Do Not Take Any Wooden Nickels

I was a curious 6 year-old when my Grandfather said those words to me.

grandpa_and_me

At the time, I asked my Grandfather what it meant, but he just smiled.

But his words stuck with me and a few years later when I heard him say those exact same words to another 6 year-old, I had a better idea of what he meant.

He probably meant “do not take anything at face value.”

Today when I look it up, it means “be cautious in one’s dealings.”

That sums up my view of life and of finances.

When I see a curious 6 year-old in the future.  I know not to say, “Be cautious”.  That would be boring.  But saying “Don’t take any wooden nickels.” makes one think.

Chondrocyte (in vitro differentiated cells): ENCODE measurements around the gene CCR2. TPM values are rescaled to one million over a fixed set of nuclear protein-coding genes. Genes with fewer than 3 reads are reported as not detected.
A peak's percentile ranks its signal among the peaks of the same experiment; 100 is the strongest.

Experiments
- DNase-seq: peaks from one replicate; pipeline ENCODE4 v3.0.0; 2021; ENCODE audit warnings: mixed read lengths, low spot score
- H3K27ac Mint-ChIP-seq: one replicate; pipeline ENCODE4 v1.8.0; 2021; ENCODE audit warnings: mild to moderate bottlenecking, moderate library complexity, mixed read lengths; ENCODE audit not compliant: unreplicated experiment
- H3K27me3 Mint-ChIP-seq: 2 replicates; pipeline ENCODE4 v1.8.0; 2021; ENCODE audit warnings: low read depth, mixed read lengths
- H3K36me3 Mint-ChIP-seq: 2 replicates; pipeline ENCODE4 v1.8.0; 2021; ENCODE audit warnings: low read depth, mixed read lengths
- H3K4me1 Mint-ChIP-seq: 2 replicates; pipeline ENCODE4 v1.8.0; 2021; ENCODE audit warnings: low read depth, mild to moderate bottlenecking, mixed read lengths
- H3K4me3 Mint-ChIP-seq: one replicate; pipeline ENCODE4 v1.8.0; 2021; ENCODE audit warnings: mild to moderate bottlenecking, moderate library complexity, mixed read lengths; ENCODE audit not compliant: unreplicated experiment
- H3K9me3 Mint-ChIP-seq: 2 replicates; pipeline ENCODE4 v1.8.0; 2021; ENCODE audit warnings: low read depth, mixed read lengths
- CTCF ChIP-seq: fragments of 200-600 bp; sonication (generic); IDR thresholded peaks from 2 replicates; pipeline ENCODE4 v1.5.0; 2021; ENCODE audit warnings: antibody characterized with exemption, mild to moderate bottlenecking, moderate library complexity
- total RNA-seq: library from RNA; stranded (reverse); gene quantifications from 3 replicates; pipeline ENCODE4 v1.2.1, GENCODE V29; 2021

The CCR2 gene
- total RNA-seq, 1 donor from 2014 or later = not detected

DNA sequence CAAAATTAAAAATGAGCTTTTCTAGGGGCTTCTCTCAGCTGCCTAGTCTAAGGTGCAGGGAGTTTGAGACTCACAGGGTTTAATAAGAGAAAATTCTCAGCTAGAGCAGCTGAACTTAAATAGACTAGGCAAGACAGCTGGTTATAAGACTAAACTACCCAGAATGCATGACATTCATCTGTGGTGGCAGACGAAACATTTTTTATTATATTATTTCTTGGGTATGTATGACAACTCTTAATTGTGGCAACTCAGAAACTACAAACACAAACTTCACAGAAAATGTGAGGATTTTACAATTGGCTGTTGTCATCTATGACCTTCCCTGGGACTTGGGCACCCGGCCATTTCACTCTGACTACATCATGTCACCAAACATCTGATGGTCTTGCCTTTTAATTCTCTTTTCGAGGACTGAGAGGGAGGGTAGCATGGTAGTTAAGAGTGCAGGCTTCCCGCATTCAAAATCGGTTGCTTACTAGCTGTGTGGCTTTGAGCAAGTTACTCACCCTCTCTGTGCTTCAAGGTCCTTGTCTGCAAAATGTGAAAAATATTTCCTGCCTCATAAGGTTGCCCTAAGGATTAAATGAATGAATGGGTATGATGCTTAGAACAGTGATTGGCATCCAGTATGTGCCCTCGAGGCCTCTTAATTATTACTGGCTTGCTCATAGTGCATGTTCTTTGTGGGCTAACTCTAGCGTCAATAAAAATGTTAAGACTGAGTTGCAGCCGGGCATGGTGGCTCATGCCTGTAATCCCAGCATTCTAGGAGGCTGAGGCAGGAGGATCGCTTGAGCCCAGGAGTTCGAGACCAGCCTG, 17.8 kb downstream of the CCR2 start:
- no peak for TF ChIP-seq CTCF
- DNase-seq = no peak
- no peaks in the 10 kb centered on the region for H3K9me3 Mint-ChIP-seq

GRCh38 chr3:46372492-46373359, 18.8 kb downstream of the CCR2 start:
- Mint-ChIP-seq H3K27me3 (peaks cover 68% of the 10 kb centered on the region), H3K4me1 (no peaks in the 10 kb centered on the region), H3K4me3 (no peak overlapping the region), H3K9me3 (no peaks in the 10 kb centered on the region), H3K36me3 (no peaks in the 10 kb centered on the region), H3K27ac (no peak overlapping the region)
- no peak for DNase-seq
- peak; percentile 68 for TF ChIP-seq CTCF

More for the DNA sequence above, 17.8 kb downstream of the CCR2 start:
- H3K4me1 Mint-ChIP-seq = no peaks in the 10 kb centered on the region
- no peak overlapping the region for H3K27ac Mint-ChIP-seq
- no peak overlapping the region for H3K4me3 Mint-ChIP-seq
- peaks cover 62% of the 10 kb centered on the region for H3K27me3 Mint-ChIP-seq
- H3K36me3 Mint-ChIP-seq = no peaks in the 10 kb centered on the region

I owe a lot to my Grandfather for making me think about nickels and finances.

For more information on the history of wooden nickels, see

https://en.wikipedia.org/wiki/Wooden_nickel

 

The Road To A Legacy

This post is about my great, great, great, great, great, great, great, great, great, great, great, great, great, great, great, great-grandfather, Reuben Dye.  He settled in the Flint Township area of Michigan back in 1843 so he wasn’t that old but he was really great.

dye_roadThe reason he was so great is he was ahead of his time.  He was one of the first of about eight settlers in that Michigan area.  He had a farm and a road that eventually became Dye Road.  This was 50 years before gas buggies were invented.

Eventually Flint, the town to the east, became the automotive capital of the world.. So whether he was forward thinking or just plain lucky, I will never know. But what I do know is he is dead but his legacy lives on via that well-traveled road in Michigan.